Cage-induced stereotypic behaviour in laboratory mice covaries with nucleus accumbens FosB/DeltaFosB expression (2015)

Behav Brain Res. 2015 Dec 27. pii: S0166-4328(15)30344-2. doi: 10.1016/j.bbr.2015.12.035.

Phillips D1, Choleris E1, Ervin KS1, Fureix C2, Harper L3, Reynolds K4, Niel L5, Mason GJ6.


Stereotypic behaviour (SB) occurs in certain human disorders (e.g. autism), and animals treated with stimulants or raised in impoverished conditions, including laboratory mice in standard cages.

Dysfunctional cortico-basal ganglia pathways have been implicated in these examples, but for cage-induced forms of SB, the relative roles of ventral versus dorsal striatum have not been fully ascertained.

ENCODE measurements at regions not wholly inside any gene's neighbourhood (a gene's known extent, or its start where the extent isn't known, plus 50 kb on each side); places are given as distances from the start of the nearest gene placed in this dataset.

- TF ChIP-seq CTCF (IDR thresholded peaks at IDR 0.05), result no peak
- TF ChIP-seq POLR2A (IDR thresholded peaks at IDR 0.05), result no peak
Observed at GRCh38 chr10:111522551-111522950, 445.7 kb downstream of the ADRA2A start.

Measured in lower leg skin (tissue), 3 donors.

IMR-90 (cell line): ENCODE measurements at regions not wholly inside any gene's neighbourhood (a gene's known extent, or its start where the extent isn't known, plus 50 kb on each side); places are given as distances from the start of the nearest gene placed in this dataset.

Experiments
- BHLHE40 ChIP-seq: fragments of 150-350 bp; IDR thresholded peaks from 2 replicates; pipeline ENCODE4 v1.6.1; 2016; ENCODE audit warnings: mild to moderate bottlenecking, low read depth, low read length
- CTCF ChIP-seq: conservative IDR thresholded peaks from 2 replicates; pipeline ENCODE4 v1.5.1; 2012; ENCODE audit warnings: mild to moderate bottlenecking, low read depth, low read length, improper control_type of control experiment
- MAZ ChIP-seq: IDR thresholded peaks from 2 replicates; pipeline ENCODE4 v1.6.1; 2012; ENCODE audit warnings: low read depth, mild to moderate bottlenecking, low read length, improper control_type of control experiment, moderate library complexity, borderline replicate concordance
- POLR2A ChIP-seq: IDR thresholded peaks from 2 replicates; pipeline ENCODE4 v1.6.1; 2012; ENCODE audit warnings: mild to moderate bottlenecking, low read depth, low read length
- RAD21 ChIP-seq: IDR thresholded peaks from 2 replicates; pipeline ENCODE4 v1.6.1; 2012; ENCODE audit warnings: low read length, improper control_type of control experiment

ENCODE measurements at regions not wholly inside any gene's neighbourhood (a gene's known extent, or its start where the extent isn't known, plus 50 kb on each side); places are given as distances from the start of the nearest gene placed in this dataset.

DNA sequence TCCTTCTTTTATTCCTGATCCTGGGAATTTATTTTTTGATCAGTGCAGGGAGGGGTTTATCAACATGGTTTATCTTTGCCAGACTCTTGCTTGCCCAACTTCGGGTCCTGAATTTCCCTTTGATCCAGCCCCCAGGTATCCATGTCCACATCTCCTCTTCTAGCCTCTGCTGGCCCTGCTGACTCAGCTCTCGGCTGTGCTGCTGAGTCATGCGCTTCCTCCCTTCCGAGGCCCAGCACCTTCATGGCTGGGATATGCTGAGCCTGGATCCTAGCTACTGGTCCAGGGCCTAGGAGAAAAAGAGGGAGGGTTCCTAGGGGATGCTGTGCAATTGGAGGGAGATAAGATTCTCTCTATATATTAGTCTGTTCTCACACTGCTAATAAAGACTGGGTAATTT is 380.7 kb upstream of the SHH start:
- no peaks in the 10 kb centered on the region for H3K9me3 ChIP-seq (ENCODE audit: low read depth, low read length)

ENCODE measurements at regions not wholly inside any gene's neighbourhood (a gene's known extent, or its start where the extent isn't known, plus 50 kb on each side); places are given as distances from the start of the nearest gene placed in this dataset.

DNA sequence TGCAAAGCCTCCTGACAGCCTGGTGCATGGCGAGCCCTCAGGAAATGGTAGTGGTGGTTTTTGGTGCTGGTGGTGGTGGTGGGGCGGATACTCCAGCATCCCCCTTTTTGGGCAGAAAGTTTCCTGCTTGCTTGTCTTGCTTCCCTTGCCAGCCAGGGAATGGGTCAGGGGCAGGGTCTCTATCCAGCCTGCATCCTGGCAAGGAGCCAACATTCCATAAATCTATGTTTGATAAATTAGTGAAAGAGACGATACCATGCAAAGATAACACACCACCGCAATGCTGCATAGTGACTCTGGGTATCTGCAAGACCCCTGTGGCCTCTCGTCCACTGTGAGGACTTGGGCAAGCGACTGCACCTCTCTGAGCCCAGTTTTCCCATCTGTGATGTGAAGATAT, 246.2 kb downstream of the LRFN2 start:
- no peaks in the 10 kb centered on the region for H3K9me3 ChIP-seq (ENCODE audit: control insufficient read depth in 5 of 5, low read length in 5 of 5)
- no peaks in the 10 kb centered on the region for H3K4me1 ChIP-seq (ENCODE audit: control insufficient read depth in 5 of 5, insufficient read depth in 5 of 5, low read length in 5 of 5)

Here, we used immunohistochemical staining of FosB and ΔFosB to assess long-term activation within the nucleus accumbens and caudate-putamen of C57BL/6 mice. Housed in typical laboratory cages, these mice spontaneously developed different degrees of route-tracing, bar-mouthing and other forms of SB (spending 0% to over 50% of their active time budgets in this behaviour).

The most highly stereotypic mice showed the most elevated FosB/ΔFosB activity in the nucleus accumbens. No such patterns occurred in the caudate-putamen.

The cage-induced SB common in standard-housed mice thus involves elevated activity within the ventral striatum, suggesting an aetiology closer to compulsive gambling, eating and drug-seeking than to classic amphetamine stereotypies and other behaviours induced by motor loop over-activation.

KEYWORDS: Stereotypic behaviour; abnormal repetitive behaviour; caudate-putamen; nucleus accumbens; stereotypy; striatum; transcription factor; ΔFosB